Organization design


Organization design

Organization design can be defined narrowly, as the process of reshaping organization structure and roles, or it can more effectively be defined as the alignment of structure, process, rewards, metrics and talent with the strategy of the business. Jay Galbraith and Amy Kates have made the case persuasively (building on years of work by Galbraith) that attention to all of these organizational elements is necessary to create new capabilities to compete in a given market. This systemic view, often referred to as the "star model" approach, is more likely to lead to better performance.

Organization design may involve strategic decisions, but is properly viewed as a path to effective strategy execution. The design process nearly always entails making trade-offs of one set of structural benefits against another. Many companies fall into the trap of making repeated changes in organization structure, with little benefit to the business. This often occurs because changes in structure are relatively easy to execute while creating the impression that something substantial is happening. This often leads to cynicism and confusion within the organization. More powerful change happens when there are clear design objectives driven by a new business strategy or forces in the market that require a different approach to organizing resources.

The organization design process is often defined in phases. Phase one is the definition of a business case, including a clear picture of strategy and design objectives. This step is typically followed by "strategic grouping" decisions, which will define the fundamental architecture of the organization - essentially deciding which major roles will report at the top of the organization. The classic options for strategic grouping are to organize by:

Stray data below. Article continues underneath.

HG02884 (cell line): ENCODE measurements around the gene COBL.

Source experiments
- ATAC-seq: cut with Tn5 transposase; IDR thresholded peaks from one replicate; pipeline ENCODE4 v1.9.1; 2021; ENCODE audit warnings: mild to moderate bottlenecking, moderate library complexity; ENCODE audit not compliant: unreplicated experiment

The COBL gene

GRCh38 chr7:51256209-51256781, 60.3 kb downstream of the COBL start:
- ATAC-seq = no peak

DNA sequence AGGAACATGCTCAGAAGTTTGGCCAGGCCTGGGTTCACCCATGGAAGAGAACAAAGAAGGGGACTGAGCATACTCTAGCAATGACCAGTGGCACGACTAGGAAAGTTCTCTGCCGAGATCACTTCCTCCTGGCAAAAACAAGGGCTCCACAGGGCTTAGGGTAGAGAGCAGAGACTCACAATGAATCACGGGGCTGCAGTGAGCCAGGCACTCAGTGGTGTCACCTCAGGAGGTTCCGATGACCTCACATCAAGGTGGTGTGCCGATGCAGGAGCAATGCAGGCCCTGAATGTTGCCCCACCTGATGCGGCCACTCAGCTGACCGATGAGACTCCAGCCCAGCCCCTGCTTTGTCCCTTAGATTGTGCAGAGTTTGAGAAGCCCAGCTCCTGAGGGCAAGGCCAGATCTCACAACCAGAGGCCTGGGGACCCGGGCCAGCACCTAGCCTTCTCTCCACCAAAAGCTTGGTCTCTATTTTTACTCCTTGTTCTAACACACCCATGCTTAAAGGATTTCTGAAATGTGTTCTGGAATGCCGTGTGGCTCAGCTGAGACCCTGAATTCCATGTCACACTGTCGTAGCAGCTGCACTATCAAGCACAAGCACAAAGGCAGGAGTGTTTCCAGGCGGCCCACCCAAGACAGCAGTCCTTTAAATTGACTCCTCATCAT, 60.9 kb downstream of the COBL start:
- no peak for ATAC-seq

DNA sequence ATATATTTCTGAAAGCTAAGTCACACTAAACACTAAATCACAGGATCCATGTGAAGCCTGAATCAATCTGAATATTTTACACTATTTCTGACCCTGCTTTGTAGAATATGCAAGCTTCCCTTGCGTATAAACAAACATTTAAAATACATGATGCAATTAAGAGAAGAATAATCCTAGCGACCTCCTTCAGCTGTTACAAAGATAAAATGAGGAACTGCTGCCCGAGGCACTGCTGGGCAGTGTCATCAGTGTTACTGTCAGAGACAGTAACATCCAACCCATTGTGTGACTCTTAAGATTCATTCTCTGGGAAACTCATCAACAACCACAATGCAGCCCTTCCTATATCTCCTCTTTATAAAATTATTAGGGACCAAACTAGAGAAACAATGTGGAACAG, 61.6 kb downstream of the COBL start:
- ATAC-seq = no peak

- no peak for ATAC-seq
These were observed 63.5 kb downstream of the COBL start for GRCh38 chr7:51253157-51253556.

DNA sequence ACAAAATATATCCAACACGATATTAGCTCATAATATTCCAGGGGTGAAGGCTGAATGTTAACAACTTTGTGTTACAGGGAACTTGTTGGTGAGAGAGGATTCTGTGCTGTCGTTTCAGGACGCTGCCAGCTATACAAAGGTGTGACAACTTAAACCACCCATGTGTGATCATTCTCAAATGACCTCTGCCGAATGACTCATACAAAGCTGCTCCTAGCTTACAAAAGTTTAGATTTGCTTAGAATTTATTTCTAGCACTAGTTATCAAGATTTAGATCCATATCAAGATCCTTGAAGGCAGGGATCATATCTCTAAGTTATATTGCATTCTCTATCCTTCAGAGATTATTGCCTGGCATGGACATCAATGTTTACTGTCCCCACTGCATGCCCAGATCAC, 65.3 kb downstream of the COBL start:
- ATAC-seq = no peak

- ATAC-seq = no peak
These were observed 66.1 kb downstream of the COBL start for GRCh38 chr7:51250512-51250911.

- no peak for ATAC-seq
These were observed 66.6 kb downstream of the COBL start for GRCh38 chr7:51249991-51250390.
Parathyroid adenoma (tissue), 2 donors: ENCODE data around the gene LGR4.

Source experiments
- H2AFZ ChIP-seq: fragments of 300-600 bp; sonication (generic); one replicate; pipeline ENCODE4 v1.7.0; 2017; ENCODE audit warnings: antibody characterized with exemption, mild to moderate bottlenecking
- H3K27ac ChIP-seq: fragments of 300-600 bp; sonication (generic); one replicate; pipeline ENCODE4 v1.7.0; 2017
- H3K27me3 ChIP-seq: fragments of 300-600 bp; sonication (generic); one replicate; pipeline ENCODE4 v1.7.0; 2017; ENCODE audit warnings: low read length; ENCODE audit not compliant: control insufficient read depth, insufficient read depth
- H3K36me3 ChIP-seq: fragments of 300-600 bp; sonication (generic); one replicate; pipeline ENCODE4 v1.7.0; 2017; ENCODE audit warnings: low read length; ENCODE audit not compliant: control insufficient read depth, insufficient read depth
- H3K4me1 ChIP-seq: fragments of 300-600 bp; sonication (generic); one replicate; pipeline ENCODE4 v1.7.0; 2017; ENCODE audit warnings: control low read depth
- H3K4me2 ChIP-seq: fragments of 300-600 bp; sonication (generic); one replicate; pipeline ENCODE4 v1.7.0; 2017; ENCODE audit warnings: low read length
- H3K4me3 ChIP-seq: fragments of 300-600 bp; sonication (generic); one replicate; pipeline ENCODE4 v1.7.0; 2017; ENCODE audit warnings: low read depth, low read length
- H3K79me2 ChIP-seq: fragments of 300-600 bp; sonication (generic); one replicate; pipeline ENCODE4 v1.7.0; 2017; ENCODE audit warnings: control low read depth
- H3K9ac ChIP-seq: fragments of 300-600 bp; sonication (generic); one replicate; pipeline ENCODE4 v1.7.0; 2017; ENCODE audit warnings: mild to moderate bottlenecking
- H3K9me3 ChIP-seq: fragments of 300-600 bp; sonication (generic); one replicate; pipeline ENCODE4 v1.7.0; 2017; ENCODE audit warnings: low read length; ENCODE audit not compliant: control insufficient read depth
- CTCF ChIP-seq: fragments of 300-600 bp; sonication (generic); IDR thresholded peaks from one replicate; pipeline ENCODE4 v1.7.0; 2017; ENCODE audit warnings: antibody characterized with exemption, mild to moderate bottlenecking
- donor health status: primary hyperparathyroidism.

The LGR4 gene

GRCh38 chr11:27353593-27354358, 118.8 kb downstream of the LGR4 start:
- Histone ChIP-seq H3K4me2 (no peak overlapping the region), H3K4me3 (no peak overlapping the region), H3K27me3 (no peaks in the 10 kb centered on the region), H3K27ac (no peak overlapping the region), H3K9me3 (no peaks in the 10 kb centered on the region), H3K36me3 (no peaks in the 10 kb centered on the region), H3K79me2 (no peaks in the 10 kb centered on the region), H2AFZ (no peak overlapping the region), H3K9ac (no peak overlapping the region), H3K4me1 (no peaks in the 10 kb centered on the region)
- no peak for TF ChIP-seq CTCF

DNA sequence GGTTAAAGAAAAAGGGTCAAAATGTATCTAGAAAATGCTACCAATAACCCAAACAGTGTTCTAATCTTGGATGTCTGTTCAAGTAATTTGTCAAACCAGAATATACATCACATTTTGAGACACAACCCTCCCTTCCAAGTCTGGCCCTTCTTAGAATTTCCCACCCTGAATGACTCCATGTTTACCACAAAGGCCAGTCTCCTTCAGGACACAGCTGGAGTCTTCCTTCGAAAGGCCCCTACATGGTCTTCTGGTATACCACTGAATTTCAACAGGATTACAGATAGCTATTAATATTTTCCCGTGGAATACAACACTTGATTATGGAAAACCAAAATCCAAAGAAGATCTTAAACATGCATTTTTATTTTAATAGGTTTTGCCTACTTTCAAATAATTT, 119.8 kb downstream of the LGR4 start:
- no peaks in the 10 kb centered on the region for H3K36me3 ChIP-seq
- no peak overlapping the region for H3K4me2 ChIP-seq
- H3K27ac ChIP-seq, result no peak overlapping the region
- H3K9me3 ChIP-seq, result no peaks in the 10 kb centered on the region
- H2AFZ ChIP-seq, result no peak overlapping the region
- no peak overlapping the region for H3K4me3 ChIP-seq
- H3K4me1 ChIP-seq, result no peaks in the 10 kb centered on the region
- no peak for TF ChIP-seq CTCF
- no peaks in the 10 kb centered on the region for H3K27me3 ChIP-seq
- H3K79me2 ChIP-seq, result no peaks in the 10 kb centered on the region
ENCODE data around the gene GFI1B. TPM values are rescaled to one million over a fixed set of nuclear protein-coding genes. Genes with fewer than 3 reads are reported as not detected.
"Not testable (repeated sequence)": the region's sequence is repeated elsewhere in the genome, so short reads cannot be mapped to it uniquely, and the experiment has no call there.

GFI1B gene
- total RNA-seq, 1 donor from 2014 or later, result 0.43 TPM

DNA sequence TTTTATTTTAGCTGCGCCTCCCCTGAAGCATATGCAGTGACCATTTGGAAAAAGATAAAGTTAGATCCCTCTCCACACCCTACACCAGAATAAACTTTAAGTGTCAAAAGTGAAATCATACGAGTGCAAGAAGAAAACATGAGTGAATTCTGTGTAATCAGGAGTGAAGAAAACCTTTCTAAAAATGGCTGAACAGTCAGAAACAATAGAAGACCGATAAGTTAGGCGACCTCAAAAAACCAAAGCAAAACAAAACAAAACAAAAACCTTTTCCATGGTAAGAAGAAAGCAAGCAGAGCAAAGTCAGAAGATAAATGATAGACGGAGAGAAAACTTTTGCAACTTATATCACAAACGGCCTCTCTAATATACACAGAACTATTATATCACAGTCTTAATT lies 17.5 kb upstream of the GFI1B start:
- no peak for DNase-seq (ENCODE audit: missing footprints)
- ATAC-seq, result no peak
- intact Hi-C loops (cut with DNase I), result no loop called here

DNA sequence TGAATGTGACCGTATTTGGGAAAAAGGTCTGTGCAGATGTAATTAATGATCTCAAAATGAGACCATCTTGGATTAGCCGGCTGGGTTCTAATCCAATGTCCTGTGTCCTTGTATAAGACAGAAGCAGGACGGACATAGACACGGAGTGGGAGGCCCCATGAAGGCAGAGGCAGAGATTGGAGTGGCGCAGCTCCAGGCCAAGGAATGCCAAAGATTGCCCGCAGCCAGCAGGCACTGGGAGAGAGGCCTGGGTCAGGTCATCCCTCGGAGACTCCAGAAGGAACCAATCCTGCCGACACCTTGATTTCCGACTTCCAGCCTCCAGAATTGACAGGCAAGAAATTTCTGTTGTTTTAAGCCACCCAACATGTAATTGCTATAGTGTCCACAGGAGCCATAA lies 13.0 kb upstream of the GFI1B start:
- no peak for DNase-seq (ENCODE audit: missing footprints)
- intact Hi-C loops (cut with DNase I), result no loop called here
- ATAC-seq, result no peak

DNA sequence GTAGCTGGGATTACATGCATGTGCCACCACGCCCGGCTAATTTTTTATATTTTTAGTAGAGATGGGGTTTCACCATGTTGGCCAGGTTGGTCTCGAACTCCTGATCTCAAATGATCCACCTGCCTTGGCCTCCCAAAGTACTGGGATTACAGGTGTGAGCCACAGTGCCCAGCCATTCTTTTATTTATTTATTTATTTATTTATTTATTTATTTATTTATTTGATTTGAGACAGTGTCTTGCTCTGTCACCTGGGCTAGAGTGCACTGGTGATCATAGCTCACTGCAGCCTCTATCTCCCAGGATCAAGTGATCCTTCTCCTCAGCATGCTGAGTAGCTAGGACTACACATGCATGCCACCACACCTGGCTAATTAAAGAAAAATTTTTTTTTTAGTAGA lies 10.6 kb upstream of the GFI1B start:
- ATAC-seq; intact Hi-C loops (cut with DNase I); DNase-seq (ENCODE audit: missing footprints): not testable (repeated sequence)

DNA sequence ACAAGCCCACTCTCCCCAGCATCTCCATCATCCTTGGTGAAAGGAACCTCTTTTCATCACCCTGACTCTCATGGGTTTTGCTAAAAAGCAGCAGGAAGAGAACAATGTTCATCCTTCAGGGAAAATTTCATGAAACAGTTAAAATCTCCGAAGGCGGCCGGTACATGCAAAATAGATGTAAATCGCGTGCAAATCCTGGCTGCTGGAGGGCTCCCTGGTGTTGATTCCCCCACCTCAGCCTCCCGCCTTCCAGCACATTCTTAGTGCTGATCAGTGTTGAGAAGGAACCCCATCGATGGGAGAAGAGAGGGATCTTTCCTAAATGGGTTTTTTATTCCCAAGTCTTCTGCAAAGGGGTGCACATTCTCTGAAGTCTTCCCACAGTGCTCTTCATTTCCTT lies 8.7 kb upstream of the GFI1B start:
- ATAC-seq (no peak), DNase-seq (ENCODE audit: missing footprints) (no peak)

• Behavior
  • Function
  • Product or category
  • Customer or market
  • Geography
  • Matrix

Each of the basic building block options for strategic grouping brings a set of benefits and drawbacks. Such generic pros and cons, however, are not the basis for choosing the best strategic grouping. An analysis must be done completed relative to a specific business strategy.

Subsequent phases of organization design include operational design of processes, roles, measures and reward systems, followed by staffing and other implementation tasks.

The field is somewhat specialized in nature and many large and small consulting firms offer organization design assistance to executives. Some companies attempt to establish internal staff resources aimed at supporting organization design initiatives. There is a substantial body of literature in the field, arguably starting with the work of Peter Drucker in his examination of General Motors decades ago. Other key thinkers built on Drucker's thinking, including Galbraith (1973), Nadler, et al. (1992) and Lawrence & Lorsch (1967).

Organization design can be considered a subset of the broader field of organization effectiveness and organization development, both of which may entail more behaviorally focused solutions to effectiveness, such as leadership behaviors, team effectiveness and the like. Many organizational experts argue for an integrated approach to these disciplines, including effective talent management practices.

Further reading

  • Gibson, Ivancevich, Donnelly, & Konopaske. (2003). Organizations: Behavior, Structure, Processes, 11th Edition. Boston: McGraw Hill.
  • Kates, A., and Galbraith, J. R. (2007), Designing Your Organization: Using the Star Model to Solve Five Critical Design Challenges. San Francisco: Jossey-Bass, 2007.
  • Kesler, G. and Kates, A. (2010), Leading Organization Design: How to Make Organization Design Decisions to Drive the Results You Want. San Francisco: Jossey-Bass.
  • Melcher, A.J. (1976). Structure and Process of Organizations: A Systems Approach. New Jersey: Prentice-Hall.
  • Mintzberg, H. (1983). "Structure in Fives: Designing Effective Organizations." Englewood Cliffs, New Jersey: Prentice-Hall, Inc.
  • Romme, A.G.L. (2003), Making a difference: Organization as design. Organization Science, vol. 14: 558-573.

References

Drucker, P. F., "Management: Tasks, Responsibilities, Practices". New York: Harper & Row, 1973.

Galbraith, J. R., Designing Organizations: An Executive Briefing on Strategy, Structure and Process . San Francisco: Jossey-Bass, 1995.

Nadler, D.A., Gerstein, M.S., Shaw, R.B, "Organizational Architecture: Designs for Changing Organizations". San Francisco: Jossey-Bass, 1992.

Richard M. Burton, Børge Obel, and Gerardine DeSanctis, Organizational Design: A Step-by-Step Approach, Cambridge University Press, 2011


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